The Conference Agenda
Spalding, Rob, Management Today
The burgeoning corporate meetings industry is finding new ways to enliven conferences and other business events. Functionality has been replaced by slick productions, enticing venues and everyone more elaborate facilities.
It's no revolution, but people who organise meetings and book venues have begun to realise that the choice of environment does make a difference to the event's success. Slick conference production companies understood this long ago, of course, and went out and researched potential venues. When they found them wanting, they simply built their own. Naturally, though, that option is not available to all, and most meeting planners have had to take what they can get.
But now the variety of meetings environments is beginning to make conference organisers of all kinds look more closely at the options available. Location still plays a part in deciding where to meet, but the inexorable shift is towards better equipped and experienced venues, no matter where they happen to be. These days venues are likely to be chosen to fit the specific nature of the meeting in question.
Changes in demand have led to several developments in the meetings industry. For example, straight teaching seminars have in many cases forsaken country hotels as such and opted for management training centers. These can be found all over the country, often with residential accommodation attached. Rarely are they designed and built from scratch. More often, they are actually the result of total gutting and renovation of old country houses, stables or schools. All have one thing in common: function supersedes luxury. Instead of flock wallpaper and mirrors, there will be pinboards and teaching wall systems. Attendees are left in no doubt that they are there to learn. It is often forgotten, and perhaps never understood by those who criticise conferences as excuses for drunken sprees, that training courses are just as much a part of the meetings industry as a product launch at the National Exhibition Centre in Birmingham.
The meetings industry has expanded and profited from the changed attitudes in company gift giving, too. Now that the crate of wine at Christmas is no more than a fond memory, corporations are turning to other forms of hospitality to keep clients and win popularity. It is more likely their money will be spent on a marquee at Henley, the centre court at Wimblendon or the dress circle at Cats than on the business lunch or endless rounds of golf. Today there are specialist companies and consultants who do nothing but plan corporate hospitality for their clients. This has led to a vast increase in temporary venues -- expanding trailers, traditional and super-modern marquees and double-decker caravans. Such creations have the advantage of getting to just the right location at just the right time.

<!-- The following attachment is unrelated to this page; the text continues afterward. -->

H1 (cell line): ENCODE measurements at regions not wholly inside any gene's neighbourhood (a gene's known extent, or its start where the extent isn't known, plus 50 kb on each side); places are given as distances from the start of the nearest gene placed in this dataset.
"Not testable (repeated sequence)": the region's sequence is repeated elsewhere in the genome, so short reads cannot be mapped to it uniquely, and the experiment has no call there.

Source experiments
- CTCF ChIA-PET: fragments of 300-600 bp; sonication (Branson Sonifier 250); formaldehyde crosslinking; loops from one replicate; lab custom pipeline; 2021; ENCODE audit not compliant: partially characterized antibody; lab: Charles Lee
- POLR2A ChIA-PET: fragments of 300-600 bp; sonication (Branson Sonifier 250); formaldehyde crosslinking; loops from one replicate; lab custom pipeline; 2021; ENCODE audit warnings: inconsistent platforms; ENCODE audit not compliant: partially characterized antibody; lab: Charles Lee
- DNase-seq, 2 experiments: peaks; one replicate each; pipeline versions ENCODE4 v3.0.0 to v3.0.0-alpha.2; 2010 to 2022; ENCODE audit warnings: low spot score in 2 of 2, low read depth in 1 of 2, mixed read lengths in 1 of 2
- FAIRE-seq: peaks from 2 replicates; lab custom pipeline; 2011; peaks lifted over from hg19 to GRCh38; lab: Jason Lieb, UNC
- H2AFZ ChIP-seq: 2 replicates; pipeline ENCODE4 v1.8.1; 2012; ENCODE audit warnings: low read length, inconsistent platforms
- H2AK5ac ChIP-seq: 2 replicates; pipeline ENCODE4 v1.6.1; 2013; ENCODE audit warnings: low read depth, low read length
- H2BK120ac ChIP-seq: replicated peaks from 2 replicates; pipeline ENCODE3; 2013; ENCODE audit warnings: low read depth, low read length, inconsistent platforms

The third area of change in venue selection is in sales presentations. Where before top salesmen relied on the penthouse suite of the Westbury Hotel, now they don't even have to step outside their own offices. Company conference and boardrooms are being equipped to resemble the Starship Enterprise, with every conceivable aid to help convince shareholders and clients alike. Again, specialist firms have sprung up, combining interior decor skills with group communication techniques. The result is that many lunch meetings are spurning the Ritz and staying indoors.
In the past, venues dogmatically refused to bow to functionality. They are now learning their lesson the hard way. Even major convention centres have had no put commercial demand above architectural or aesthetic considerations. This has effectively moved Britain's meetings capital from London to Birmingham. The National Exhibition Centre (NEC) and -- coming shortly -- the International Convention Centre (ICC) in the middle of the city, are prime examples of functional, market-led designs which will draw events like iron filings to a magnet -- despite location. …